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The History of Hair Fascinators

Posted on November 02, 2015 by Maria Kazzi
Hair-fascinator 

 

 

 

 

 

 

 

 

 

 

 

 

 

 

 

 

 

 

 

 

Hats and fascinators have certainly came a long way since their popularity in the early 1900’s and the 1940s and 1950s. Fascinators have certainly become more prevalent - almost replacing hats - since the 1990’s. These headpieces became popular for wearing at weddings and special occasions so as to not displace your well-coiffed hair. Today, fascinators can be worn at various events including cocktail parties, themed parties, and more notably at the races and – ‘The Race That Stops a Nation’ – The Melbourne Cup in November.

 

Although it not always polite to stare at the ladies wearing these marvellously creative fashion statements; a fascinator has the ability to transform a simple dress into a formal stunner and turn heads. 

The fascinator always sits at an angle on the head as if perching on top of the well-groomed hair and complementing the look of the hair. A cross between a hair accessory and a cocktail hat, a fascinator with veil is also quite common.

The fascinator as we know it today is adopted in the London (Luton-based) millinery trade during the late 1970s and 80s. However, use of the word ‘fascinator’ has been used in previous centuries to describe a lacy head covering similar to a shawl but much smaller and lighter. (Further history of hair fascinators can be found at www.visforvintage.net).

 

Fascinator and Hat Storage

 

Red-White-hair-fascinatorFascinators can be bold, eccentric, stunning and can range from $30 - $600 per piece, particularly if they are designed by a well-established milliner. They can exude radiant colours, eccentric prints, soft   feathers, beads, bows and flowers - they make a statement - and can be quite an expensive outlay for a handful of occasions. So have you ever thought about how you protect your fascinators after the even or occasion is over? Or do you just toss it on a shelf in your wardrobe or perhaps a crevice in a draw which collects dust? Unfortunately, hat boxes are detrimental as they lack air circulation and over time can cause your prized hat or fascinator to discolour and potentially cause material breakdown.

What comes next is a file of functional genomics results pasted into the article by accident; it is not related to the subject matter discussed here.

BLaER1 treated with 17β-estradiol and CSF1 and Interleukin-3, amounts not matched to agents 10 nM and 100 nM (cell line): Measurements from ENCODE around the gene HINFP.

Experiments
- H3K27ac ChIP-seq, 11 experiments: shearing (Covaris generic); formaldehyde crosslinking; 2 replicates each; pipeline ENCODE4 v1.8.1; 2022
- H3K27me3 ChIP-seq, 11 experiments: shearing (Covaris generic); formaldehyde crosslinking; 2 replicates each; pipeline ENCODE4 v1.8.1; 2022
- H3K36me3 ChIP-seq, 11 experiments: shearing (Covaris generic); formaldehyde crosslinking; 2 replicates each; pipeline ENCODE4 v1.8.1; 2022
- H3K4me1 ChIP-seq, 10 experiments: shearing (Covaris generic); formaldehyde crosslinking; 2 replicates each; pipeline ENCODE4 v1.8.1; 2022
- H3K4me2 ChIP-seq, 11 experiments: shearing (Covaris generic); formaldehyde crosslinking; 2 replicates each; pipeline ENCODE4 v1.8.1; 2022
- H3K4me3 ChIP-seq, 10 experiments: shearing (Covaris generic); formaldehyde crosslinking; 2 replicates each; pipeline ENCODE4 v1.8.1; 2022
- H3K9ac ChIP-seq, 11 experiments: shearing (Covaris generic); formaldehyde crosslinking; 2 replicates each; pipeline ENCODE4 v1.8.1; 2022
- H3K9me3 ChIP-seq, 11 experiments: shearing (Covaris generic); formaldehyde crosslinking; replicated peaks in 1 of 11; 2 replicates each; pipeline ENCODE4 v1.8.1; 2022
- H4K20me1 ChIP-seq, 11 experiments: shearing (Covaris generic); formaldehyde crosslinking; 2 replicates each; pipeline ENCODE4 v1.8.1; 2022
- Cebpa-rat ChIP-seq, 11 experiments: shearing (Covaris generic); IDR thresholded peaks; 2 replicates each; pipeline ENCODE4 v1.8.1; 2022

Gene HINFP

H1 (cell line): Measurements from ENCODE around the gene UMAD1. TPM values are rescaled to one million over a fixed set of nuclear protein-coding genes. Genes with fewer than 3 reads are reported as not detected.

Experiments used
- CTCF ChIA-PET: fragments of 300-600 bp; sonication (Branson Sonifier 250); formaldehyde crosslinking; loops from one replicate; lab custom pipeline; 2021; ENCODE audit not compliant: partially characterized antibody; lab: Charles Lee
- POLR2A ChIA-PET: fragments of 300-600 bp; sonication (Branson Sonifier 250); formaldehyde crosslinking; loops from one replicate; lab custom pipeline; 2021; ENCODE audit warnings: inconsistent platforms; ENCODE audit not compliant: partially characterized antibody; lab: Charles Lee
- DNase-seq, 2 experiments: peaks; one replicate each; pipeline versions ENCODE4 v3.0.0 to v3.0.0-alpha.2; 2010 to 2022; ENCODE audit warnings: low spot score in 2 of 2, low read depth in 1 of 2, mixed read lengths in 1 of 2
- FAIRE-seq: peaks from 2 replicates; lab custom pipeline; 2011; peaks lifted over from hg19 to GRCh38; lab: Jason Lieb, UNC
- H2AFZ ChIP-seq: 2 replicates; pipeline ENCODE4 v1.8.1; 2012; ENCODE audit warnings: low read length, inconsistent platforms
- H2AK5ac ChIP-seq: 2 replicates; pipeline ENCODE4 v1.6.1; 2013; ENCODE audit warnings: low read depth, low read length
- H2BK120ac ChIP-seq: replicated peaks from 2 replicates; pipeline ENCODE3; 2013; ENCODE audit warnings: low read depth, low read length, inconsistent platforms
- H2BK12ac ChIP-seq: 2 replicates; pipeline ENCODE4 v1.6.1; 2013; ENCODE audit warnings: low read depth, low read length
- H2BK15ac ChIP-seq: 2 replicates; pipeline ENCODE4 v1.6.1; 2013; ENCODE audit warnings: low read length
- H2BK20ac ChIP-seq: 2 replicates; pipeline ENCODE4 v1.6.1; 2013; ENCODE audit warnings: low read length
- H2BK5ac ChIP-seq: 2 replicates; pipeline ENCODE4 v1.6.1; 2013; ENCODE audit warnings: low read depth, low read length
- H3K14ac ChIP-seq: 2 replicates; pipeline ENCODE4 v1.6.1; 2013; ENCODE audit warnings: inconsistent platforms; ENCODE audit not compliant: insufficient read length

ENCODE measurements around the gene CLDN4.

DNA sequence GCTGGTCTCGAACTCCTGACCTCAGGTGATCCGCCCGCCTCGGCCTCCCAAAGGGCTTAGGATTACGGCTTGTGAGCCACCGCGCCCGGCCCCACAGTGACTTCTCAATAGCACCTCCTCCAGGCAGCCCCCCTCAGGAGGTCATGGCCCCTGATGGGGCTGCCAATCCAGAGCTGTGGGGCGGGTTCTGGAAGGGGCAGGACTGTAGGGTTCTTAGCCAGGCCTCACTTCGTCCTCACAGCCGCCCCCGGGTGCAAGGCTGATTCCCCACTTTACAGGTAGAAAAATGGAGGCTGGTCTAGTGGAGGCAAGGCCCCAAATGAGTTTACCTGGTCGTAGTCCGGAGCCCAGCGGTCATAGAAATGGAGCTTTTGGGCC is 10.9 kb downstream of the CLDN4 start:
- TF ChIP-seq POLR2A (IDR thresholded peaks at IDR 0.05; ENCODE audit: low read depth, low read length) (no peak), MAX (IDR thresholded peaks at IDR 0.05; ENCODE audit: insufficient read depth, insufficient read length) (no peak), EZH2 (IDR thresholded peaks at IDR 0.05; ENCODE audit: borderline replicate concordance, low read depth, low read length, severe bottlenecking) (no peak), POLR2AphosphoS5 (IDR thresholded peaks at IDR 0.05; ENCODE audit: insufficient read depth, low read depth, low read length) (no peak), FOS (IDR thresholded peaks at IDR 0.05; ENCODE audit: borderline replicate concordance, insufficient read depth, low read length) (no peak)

There are natural alternatives, such as the and for optimum care, we’ve shared some tips to protect and store your hats and fascinators.

 

Tips for storing your Fascinators or Hats

  • Store in a cool dry area
  • Sufficient air flow
  • Keep away from direct sunlight
  • Do not stack fascinators or hats on top of each, unless they are of similar structure
  • Use acid-free, neutral coloured tissue paper to stuff the crown of the hat to maintain its shape. A better option is an unused cotton shirt or clothing due to cotton being a natural, breathable fabric. 
  • 100% Cotton Covers are the ultimate storage solution to protect, store and organise your hats and fascinators – A fully-enclosed, natural and safer alternative to cardboard and plastic hat boxes.

     

 

Fascinator-protection-organisation-storage

 

So being the month of November and the excitement of the Melbourne Cup so close, remember to frock up and have a fabulous time!

And once is all said and done, remind yourselves to take care of your fascinators and store them in a 100% cotton Kazzi Kovers.

 

Remember if you ‘Love it, Cover it!’

Maria Kazzi | Kazzi Kovers

 

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The Truth About Shoe Storage Boxes 

Simple Tips To Store Your Hosiery 

 

We pride ourselves on providing safe and natural alternatives to Protect, Organise, Store and Travel with our range of premium covers and accessories. Visit Kazzi Kovers for our full suite of products and updates.

  

References

www.visforvintage.net, 2015, accessed 29/10/2015

http://visforvintage.net/2012/08/30/fascinator-history-of-a-hair-accessory/

 

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